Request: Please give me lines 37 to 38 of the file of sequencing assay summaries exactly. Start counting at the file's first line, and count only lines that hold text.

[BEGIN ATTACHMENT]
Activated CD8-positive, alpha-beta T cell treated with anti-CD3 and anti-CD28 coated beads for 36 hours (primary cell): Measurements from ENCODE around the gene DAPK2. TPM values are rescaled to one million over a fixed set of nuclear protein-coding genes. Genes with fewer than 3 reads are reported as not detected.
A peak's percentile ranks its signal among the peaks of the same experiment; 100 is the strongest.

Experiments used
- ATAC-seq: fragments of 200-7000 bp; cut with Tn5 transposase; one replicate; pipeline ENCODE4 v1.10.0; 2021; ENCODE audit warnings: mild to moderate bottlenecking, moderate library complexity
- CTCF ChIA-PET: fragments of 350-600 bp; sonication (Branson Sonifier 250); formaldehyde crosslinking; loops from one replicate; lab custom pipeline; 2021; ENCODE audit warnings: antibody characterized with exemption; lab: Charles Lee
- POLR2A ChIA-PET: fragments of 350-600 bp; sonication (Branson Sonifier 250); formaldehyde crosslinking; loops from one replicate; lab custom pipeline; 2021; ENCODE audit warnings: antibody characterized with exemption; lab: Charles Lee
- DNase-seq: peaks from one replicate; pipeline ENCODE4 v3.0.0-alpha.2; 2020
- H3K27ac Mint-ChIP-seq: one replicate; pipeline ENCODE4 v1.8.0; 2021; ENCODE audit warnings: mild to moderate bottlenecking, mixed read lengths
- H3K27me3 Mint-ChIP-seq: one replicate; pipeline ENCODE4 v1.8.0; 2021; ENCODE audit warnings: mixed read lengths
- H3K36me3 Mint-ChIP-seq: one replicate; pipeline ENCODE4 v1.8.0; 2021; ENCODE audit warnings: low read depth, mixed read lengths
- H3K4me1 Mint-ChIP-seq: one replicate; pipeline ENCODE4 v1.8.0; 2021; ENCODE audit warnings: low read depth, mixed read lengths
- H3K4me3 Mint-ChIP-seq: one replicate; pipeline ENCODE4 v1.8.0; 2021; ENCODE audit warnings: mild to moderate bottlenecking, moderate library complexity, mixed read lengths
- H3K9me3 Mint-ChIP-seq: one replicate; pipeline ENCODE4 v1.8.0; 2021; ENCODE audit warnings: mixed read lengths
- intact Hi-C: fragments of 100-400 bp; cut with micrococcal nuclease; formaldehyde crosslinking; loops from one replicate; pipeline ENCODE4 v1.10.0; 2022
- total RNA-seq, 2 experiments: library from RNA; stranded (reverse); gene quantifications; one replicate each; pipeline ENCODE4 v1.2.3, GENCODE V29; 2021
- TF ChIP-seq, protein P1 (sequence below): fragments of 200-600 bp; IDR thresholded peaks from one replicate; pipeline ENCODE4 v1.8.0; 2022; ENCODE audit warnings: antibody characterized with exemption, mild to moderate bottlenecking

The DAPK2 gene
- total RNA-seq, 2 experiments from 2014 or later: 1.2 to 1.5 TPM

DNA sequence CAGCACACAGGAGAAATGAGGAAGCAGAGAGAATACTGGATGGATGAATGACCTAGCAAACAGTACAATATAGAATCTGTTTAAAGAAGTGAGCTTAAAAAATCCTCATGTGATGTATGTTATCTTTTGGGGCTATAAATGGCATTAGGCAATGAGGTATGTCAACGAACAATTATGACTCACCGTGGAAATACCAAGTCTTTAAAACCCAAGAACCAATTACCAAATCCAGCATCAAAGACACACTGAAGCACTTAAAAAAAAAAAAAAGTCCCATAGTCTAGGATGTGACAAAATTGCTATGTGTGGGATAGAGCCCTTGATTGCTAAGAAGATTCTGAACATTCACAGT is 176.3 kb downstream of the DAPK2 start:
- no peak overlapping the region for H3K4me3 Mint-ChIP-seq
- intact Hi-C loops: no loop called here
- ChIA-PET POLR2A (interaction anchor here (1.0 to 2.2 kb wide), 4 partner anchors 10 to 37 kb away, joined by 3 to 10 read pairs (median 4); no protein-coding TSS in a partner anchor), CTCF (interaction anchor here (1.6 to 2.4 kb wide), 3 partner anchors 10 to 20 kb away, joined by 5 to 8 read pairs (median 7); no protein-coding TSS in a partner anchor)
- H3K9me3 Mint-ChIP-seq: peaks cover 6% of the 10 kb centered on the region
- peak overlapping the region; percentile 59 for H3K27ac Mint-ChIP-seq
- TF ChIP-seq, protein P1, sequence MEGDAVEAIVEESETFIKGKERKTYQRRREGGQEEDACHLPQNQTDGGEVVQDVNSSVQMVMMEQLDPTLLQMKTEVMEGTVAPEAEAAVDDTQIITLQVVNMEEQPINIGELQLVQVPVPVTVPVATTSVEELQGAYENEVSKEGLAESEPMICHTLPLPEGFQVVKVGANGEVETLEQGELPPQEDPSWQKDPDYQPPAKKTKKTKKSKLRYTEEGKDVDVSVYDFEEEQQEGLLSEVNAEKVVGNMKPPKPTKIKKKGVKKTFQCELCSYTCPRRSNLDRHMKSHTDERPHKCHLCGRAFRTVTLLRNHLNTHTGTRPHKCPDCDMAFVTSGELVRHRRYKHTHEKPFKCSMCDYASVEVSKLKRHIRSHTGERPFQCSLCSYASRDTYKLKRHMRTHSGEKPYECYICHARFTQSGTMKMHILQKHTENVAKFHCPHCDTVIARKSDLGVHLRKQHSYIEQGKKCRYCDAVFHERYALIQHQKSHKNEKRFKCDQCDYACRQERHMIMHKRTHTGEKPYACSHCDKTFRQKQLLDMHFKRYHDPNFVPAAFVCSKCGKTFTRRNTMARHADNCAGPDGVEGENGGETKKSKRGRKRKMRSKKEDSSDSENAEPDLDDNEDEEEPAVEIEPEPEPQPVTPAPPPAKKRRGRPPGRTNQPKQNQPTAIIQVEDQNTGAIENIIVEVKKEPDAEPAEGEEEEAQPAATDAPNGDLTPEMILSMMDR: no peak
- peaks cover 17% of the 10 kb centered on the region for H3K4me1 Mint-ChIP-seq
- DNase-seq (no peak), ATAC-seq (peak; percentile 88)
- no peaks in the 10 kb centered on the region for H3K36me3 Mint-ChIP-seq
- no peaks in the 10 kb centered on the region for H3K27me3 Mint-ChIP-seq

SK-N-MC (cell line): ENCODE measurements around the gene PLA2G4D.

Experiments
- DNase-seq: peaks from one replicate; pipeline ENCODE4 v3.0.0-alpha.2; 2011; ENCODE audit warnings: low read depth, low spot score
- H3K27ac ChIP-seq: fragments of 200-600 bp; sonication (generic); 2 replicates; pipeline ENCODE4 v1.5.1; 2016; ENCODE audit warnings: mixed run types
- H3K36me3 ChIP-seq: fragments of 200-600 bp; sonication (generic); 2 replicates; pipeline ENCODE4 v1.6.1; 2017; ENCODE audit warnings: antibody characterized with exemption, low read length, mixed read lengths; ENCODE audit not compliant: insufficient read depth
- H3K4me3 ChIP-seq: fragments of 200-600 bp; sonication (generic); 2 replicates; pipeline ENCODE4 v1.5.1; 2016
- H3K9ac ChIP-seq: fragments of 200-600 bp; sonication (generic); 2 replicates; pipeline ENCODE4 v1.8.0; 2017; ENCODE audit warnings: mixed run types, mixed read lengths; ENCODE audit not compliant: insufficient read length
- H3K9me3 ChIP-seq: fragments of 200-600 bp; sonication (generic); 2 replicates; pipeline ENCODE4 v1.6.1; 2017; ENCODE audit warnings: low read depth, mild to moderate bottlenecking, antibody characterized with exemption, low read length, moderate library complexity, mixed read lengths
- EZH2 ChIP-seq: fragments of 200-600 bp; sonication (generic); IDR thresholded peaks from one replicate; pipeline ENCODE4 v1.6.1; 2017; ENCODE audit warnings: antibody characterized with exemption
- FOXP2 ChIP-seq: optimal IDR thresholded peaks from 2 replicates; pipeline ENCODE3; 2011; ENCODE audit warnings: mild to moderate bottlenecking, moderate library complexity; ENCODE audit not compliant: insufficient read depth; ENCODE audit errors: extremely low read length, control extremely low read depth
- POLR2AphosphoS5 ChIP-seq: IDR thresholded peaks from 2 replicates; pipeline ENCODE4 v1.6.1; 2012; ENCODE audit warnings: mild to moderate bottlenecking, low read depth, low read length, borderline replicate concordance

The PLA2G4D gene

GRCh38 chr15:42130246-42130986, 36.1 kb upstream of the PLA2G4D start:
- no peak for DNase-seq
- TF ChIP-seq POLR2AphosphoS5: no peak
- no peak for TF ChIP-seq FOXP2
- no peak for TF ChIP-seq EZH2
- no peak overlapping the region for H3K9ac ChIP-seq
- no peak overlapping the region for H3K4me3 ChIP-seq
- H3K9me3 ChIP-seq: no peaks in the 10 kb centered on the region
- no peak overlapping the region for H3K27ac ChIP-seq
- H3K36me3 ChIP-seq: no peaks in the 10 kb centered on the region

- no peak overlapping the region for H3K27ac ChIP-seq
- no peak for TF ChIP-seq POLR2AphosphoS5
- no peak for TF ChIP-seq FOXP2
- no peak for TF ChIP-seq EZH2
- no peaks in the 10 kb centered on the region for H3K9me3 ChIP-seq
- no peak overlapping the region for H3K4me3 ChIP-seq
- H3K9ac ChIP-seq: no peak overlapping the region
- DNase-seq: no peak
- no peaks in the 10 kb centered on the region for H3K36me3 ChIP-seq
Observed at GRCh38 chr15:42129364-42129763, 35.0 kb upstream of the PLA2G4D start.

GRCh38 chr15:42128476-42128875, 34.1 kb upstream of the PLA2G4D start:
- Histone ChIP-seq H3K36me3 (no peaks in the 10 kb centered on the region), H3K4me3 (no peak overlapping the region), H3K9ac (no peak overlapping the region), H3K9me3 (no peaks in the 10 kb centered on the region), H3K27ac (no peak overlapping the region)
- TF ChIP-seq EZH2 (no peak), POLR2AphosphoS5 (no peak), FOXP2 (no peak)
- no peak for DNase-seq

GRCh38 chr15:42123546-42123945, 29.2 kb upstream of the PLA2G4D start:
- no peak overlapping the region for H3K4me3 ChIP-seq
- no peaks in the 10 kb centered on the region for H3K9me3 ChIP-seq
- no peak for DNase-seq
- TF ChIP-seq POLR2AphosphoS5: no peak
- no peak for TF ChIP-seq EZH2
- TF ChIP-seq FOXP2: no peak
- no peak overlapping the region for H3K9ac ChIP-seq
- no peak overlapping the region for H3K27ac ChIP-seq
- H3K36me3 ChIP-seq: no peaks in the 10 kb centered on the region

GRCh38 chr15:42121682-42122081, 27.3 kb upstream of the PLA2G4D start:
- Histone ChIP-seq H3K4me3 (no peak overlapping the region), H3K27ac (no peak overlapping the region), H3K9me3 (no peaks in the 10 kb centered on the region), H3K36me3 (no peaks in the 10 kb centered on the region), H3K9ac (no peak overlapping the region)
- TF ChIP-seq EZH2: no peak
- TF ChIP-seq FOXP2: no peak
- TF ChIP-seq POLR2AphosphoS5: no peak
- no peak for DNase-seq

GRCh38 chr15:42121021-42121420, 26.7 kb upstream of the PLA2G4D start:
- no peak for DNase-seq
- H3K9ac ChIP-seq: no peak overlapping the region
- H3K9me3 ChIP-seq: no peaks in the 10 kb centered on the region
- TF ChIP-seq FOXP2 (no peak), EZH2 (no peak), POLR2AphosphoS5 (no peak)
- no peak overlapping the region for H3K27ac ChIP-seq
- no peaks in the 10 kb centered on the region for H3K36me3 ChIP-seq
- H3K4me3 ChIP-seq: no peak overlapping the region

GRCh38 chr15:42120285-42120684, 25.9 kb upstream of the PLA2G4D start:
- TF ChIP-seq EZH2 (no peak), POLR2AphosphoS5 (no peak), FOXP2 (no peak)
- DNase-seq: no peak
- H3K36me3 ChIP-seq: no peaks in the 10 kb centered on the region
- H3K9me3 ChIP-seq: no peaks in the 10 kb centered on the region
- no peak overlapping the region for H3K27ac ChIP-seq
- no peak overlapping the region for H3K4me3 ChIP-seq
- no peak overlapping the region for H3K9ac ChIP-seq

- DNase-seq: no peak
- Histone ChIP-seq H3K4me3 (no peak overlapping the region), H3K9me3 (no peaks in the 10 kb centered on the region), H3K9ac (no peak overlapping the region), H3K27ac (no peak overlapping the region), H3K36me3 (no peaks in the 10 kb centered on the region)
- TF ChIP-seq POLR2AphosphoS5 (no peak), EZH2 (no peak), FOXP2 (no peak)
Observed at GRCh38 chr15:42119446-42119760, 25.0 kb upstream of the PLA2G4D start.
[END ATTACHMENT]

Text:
- H3K9me3 ChIP-seq: fragments of 200-600 bp; sonication (generic); 2 replicates; pipeline ENCODE4 v1.6.1; 2017; ENCODE audit warnings: low read depth, mild to moderate bottlenecking, antibody characterized with exemption, low read length, moderate library complexity, mixed read lengths
- EZH2 ChIP-seq: fragments of 200-600 bp; sonication (generic); IDR thresholded peaks from one replicate; pipeline ENCODE4 v1.6.1; 2017; ENCODE audit warnings: antibody characterized with exemption